Carlisle, United Kingdom
To repair the deteriorating riverbed was a specialist one which made both local and national news.
Situated in Carlisle, Cumbria, the River Eden railway viaduct recently required an urgent repair solution to the deteriorating riverbed condition, where trains were having to operate at reduced speeds of 20mph over the Victorian and 1940s-built structures.
Detailed laser surveys carried out by Network Rail showed fast flowing water on the River Eden had caused parts of the riverbed to wash away, posing a risk to the viaduct foundations.
Specialist divers were subsequently employed for the pouring of underwater concrete to protect the two major railway viaducts carrying the West Coast main line in Carlisle.
Working with Network Rail, WSP and Travis Perkins, Sika products were chosen by Hanson Concrete in order to complete the project in a timely and effective manner, despite the challenges which were apparent.
Hanson Concrete took ownership for the concrete design with the project team to develop the mix parameters and select suitable products to fulfil the brief. R&D work was carried out in Hanson’s Carlisle laboratory within a 48-hour timescale, to ensure the works were undertaken on schedule.
Sika UCS Pak – a powdered underwater/anti-washout admixture – was packaged in water soluble bags, which helped with the ease of handling and addition to the concrete. A combination of Sika ViscoFlow 3000 – a liquid admixture based on polycarboxylate polymers, and ViscoCrete HE 200 – an accelerating high-range water reducer, was incorporated for consistence and set control.
Some 400m3 of concrete was necessary for the stabilisation of the foundations of the viaducts’ columns or piers and had to be pumped 100m while retaining an F4 consistence. The specified 28-day strength was 30MPa with a minimum three-day strength of 15MPa. In the event the three-day strength was 25MPa.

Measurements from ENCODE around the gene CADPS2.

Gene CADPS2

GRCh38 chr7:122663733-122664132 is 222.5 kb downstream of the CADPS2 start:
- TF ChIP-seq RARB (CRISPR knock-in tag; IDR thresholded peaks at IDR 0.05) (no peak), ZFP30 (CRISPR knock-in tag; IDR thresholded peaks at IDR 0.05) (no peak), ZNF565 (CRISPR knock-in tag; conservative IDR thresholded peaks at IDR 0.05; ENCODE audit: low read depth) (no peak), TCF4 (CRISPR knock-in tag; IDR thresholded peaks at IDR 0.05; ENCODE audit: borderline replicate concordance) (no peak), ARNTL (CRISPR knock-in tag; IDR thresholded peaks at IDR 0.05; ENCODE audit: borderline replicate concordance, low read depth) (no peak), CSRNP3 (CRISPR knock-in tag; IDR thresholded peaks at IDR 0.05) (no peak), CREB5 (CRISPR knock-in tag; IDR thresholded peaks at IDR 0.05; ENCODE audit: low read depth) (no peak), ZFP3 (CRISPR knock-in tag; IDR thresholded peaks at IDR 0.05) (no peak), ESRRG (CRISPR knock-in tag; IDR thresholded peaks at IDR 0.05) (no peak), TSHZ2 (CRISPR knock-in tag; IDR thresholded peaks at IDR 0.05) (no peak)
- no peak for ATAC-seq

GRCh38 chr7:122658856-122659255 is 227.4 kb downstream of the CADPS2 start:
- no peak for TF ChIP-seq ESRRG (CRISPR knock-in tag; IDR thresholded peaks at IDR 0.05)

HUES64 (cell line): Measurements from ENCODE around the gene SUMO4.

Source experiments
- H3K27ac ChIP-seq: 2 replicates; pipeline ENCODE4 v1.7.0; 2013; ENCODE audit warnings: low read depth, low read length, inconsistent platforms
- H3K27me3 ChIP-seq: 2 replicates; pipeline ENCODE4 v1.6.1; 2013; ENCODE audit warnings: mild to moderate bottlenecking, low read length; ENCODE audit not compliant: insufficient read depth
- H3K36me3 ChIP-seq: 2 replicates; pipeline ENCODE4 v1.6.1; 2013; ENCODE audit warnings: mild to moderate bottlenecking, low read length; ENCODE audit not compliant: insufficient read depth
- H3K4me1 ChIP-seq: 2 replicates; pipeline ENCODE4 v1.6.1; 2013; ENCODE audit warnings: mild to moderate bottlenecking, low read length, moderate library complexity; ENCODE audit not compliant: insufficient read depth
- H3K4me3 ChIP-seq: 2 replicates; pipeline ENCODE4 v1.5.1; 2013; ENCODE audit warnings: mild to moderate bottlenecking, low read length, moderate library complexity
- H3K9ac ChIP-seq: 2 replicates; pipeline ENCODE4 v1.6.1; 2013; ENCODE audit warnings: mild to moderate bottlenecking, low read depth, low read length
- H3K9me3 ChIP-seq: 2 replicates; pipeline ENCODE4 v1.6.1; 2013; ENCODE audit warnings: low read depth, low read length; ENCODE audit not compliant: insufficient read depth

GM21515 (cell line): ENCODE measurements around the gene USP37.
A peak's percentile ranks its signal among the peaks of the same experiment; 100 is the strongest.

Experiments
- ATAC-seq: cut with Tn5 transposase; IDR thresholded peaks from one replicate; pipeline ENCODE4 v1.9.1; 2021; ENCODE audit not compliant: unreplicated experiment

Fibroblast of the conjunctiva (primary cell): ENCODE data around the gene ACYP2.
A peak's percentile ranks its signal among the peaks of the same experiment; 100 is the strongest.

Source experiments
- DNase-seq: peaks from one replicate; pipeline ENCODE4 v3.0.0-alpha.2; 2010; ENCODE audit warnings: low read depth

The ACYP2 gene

The concrete was placed by specialist diving teams. The underwater visibility was poor, with significant work needing to be done by touch.To achieve this safely, the river flow was temporarily diverted and calmed by placing more than 2200 tonnes of rock. This not only aided the divers but also contributed towards reducing washout as the concrete was pumped into position.
"We engaged with the Network Rail engineering team to develop a bespoke solution to overcome complex placing difficulties and strict environmental controls. In less than 48 hours, the technical team had designed and tested an anti-washout, self-compacting concrete ready for the remedial works. The success of the material relied on concrete admixture technology to overcome the challenging engineering requirements. Craig Jackson, works delivery manager at Network Rail, adds, “These vital repairs have helped to make the viaduct safe to keep passenger and freight trains moving on the West Coast main line over the River Eden in Carlisle." Terry Balmer, Technical Manager - Hanson Concrete